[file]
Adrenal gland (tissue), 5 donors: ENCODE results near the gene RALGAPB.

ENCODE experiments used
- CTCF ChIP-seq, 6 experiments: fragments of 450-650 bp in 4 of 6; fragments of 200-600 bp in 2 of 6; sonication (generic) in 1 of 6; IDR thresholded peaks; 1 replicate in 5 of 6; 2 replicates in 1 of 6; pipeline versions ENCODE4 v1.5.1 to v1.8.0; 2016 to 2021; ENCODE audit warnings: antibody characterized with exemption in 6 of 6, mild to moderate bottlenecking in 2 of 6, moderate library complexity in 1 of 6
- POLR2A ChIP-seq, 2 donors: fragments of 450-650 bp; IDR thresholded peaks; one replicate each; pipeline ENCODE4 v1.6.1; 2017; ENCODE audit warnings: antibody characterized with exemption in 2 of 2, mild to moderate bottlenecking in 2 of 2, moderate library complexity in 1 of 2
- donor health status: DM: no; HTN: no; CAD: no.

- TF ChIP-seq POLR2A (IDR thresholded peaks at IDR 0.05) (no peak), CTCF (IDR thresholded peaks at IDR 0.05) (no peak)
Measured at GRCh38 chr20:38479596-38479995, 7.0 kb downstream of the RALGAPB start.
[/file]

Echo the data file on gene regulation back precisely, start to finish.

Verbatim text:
Adrenal gland (tissue), 5 donors: ENCODE results near the gene RALGAPB.

ENCODE experiments used
- CTCF ChIP-seq, 6 experiments: fragments of 450-650 bp in 4 of 6; fragments of 200-600 bp in 2 of 6; sonication (generic) in 1 of 6; IDR thresholded peaks; 1 replicate in 5 of 6; 2 replicates in 1 of 6; pipeline versions ENCODE4 v1.5.1 to v1.8.0; 2016 to 2021; ENCODE audit warnings: antibody characterized with exemption in 6 of 6, mild to moderate bottlenecking in 2 of 6, moderate library complexity in 1 of 6
- POLR2A ChIP-seq, 2 donors: fragments of 450-650 bp; IDR thresholded peaks; one replicate each; pipeline ENCODE4 v1.6.1; 2017; ENCODE audit warnings: antibody characterized with exemption in 2 of 2, mild to moderate bottlenecking in 2 of 2, moderate library complexity in 1 of 2
- donor health status: DM: no; HTN: no; CAD: no.

- TF ChIP-seq POLR2A (IDR thresholded peaks at IDR 0.05) (no peak), CTCF (IDR thresholded peaks at IDR 0.05) (no peak)
Measured at GRCh38 chr20:38479596-38479995, 7.0 kb downstream of the RALGAPB start.